The passive use leaves open the possibility that someone else has taken action to subscribe you.
In the electronic age, where spam is not only an everyday hassle, but is becoming a legal issue as well, it can be annoying to the assumed subscriber, as well as factually wrong, to send you en email describing you have actively subscribed.
The actual subscription may have been effectuated by a third party, benevolently or not, or even an automated system (although these seem to be getting outlawed nowadays.
I think that especially for those remembering the days of paper media, the concept of being subscribed rather than subscribing may be remembered in the form of gift subscription. If I give someone a subscription to a paper or magazine, they certainly are subscribed, but as certainly, they never did subscribe themselves.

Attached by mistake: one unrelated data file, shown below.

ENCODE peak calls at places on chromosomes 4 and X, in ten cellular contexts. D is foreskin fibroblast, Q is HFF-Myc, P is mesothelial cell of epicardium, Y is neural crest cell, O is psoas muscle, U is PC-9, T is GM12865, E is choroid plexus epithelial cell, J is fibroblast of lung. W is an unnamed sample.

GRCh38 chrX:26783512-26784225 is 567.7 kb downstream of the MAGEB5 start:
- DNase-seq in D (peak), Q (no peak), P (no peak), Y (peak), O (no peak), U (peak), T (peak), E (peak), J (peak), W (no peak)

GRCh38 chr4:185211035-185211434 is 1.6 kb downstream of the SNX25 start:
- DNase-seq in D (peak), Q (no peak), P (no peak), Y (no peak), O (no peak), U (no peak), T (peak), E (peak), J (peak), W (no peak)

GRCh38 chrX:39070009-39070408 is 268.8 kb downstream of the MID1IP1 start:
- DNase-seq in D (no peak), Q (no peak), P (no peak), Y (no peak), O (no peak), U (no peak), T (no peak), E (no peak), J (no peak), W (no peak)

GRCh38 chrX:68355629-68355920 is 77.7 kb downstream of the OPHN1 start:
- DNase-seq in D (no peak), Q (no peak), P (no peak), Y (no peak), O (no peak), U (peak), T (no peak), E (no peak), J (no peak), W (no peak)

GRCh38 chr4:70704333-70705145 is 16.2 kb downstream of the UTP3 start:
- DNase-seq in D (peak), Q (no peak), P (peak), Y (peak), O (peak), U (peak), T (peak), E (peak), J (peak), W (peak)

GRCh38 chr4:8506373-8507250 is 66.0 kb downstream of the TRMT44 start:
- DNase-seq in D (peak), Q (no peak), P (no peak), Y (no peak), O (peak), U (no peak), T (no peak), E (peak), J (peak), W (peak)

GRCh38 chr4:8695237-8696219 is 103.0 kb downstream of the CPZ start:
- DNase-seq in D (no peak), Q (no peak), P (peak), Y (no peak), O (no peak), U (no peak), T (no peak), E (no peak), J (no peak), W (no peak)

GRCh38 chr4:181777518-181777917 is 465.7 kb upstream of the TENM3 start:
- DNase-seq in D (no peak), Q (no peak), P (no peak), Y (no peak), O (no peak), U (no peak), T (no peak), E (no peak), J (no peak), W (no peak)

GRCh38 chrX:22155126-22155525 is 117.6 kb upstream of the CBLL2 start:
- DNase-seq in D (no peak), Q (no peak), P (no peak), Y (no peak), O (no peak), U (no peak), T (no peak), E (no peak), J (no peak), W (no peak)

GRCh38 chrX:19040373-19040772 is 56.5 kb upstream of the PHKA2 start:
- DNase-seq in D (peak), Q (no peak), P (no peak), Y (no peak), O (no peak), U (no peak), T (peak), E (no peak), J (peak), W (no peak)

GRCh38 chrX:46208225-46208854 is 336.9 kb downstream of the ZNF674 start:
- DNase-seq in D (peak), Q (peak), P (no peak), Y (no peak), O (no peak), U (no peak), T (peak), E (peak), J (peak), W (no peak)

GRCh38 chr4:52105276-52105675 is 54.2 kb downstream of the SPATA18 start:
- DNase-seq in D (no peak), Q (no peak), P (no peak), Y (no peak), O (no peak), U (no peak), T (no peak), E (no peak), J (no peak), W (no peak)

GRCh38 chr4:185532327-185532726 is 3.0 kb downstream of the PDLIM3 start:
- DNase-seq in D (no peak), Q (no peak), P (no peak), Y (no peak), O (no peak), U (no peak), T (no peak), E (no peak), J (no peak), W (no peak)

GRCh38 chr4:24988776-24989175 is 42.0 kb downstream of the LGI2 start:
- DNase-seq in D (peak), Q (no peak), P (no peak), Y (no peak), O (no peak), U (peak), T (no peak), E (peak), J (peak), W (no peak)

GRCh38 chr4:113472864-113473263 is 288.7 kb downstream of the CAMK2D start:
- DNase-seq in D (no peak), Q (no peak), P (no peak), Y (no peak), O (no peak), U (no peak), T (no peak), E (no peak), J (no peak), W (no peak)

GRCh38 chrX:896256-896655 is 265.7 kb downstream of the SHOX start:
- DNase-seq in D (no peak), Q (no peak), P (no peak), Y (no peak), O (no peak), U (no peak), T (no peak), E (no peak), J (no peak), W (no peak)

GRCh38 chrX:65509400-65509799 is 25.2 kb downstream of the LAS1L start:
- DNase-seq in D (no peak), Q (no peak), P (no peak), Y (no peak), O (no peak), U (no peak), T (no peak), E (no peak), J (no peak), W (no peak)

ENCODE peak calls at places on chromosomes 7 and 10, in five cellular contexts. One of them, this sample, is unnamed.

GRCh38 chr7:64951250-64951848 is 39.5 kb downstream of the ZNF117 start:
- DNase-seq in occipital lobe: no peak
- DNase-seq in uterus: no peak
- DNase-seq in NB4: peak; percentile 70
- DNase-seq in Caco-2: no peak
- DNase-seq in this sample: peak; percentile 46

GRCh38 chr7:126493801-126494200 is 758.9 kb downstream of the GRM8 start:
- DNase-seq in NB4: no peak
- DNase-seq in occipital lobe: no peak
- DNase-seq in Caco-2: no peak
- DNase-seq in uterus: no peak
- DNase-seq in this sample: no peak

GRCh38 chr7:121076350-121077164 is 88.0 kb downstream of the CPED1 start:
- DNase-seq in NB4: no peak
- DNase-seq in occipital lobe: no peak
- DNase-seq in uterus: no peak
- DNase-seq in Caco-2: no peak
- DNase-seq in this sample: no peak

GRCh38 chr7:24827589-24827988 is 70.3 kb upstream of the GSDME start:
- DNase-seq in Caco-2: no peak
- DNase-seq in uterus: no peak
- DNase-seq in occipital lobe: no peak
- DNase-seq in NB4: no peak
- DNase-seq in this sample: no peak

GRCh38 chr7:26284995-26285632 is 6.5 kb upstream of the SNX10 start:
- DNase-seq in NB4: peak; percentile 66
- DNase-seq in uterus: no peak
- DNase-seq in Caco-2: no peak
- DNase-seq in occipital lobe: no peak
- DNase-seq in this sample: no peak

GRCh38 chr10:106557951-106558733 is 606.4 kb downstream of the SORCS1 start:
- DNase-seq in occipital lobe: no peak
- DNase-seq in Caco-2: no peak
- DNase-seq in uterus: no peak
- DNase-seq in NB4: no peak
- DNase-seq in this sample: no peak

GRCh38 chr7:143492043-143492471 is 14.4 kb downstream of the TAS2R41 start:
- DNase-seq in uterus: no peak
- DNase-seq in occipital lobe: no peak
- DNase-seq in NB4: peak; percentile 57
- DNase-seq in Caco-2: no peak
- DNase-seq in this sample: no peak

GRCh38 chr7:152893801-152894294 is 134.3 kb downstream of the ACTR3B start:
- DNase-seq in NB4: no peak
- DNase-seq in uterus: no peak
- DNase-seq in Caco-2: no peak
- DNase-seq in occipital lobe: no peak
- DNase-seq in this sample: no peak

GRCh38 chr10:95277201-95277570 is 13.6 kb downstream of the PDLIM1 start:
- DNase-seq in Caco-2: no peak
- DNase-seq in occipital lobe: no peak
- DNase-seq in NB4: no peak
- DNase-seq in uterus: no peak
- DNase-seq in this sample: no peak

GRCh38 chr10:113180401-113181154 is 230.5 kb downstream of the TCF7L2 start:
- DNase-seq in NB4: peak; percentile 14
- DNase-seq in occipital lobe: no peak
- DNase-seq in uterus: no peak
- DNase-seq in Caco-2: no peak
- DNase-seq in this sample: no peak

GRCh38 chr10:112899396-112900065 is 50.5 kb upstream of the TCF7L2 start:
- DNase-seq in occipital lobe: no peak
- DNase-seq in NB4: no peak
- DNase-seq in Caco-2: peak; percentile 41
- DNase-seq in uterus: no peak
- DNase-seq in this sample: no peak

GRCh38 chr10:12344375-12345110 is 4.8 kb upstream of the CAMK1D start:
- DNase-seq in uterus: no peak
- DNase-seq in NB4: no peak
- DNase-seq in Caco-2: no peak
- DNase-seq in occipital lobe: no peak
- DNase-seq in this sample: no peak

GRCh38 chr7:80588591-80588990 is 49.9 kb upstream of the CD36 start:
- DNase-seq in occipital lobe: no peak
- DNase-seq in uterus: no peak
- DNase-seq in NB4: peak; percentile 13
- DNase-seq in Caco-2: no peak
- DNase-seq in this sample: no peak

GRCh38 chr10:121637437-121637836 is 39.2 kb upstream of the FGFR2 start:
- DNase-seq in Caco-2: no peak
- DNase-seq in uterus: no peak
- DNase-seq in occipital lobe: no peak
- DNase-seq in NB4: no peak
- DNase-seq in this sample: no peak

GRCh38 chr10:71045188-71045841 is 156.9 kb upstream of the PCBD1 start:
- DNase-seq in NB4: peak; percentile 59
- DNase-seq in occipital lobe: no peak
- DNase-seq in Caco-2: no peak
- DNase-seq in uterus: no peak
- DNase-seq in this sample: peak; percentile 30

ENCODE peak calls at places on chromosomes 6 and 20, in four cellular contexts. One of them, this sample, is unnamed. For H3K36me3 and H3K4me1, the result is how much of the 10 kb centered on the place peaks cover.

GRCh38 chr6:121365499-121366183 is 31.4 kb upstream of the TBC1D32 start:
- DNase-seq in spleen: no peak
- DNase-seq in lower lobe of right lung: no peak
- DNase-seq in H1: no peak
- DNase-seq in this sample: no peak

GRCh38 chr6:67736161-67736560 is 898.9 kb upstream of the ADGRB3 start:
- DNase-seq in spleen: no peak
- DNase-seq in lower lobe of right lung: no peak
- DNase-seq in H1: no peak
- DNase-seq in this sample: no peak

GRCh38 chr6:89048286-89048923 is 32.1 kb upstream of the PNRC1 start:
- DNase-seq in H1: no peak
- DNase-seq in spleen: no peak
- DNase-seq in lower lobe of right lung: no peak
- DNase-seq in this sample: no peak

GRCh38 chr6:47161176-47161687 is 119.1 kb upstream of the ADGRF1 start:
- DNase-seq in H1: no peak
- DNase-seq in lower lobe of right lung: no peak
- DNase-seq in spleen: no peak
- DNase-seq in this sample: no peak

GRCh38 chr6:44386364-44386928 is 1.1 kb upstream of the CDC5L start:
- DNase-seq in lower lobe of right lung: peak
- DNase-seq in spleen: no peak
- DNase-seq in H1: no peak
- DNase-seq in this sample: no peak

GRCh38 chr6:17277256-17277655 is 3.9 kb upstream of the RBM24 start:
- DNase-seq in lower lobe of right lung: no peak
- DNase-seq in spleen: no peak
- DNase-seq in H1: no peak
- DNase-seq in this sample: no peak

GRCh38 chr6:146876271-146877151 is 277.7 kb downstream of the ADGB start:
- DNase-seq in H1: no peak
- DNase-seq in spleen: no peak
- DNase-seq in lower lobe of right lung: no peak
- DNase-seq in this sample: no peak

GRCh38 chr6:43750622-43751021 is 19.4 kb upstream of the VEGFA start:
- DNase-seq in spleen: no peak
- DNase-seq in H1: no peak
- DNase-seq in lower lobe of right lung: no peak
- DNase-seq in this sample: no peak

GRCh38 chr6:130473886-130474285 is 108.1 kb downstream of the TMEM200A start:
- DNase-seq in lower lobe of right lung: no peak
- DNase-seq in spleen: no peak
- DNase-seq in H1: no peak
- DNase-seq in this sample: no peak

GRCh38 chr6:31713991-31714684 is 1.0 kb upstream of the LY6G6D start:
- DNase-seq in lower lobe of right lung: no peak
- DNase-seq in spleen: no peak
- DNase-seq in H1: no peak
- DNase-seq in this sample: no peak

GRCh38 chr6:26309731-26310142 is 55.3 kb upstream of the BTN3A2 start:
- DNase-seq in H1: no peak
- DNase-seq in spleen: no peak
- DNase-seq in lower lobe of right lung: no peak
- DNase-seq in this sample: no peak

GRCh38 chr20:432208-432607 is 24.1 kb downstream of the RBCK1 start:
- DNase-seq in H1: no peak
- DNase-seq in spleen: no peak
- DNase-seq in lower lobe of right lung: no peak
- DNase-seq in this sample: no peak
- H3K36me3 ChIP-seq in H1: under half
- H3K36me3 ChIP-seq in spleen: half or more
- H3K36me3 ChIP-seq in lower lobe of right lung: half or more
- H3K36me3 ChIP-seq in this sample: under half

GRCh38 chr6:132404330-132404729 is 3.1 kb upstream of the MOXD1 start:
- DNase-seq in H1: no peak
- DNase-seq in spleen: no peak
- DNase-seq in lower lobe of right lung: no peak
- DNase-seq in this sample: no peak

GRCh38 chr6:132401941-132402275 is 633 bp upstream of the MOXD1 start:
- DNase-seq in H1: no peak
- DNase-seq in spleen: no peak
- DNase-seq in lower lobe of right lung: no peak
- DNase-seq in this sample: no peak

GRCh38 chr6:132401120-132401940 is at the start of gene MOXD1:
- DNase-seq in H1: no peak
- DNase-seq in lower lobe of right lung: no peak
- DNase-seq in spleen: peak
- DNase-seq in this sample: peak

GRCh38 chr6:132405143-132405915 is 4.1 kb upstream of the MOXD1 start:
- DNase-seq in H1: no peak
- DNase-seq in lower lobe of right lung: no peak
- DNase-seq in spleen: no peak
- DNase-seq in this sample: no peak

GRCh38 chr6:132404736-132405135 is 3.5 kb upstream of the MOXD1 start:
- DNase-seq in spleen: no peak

From the point of view of the company that offers the subscription services (let's call them ACME), it is irrelevant who performed the action of subscribing. When their system receives a request for Alice to be subscribes, all they know is that they need to inform Alice that such a request was received and handled.
Now ACME can send two messages:
(A) You subscribed.
(B) You are subscribed.
In case Alice filled out the subscription form, statement (A) is obviously accurate.
Statement (B) is also accurate, because from the point of view of ACME, Alice is subscribed.
Yes, if we ask Alice about what happened, she is unlikely to say "I am subscribed by Alice". But Alice is not sending this message. ACME is.
In case Bob filled out the subscription form in Alice's name, statement (A) is inaccurate, but statement (B) is accurate. In this case, Alice would be able to state that she is subscribed. Although she may not know by whom.
TLDR: there are reasons to assume that a subscription does not always result from someone subscribing themselves. So using the passive and leaving out the agent makes for a statement that has less chance of being inaccurate.